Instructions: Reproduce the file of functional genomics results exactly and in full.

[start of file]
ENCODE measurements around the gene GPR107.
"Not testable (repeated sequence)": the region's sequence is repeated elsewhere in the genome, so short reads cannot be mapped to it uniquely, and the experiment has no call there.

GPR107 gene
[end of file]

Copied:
ENCODE measurements around the gene GPR107.
"Not testable (repeated sequence)": the region's sequence is repeated elsewhere in the genome, so short reads cannot be mapped to it uniquely, and the experiment has no call there.

GPR107 gene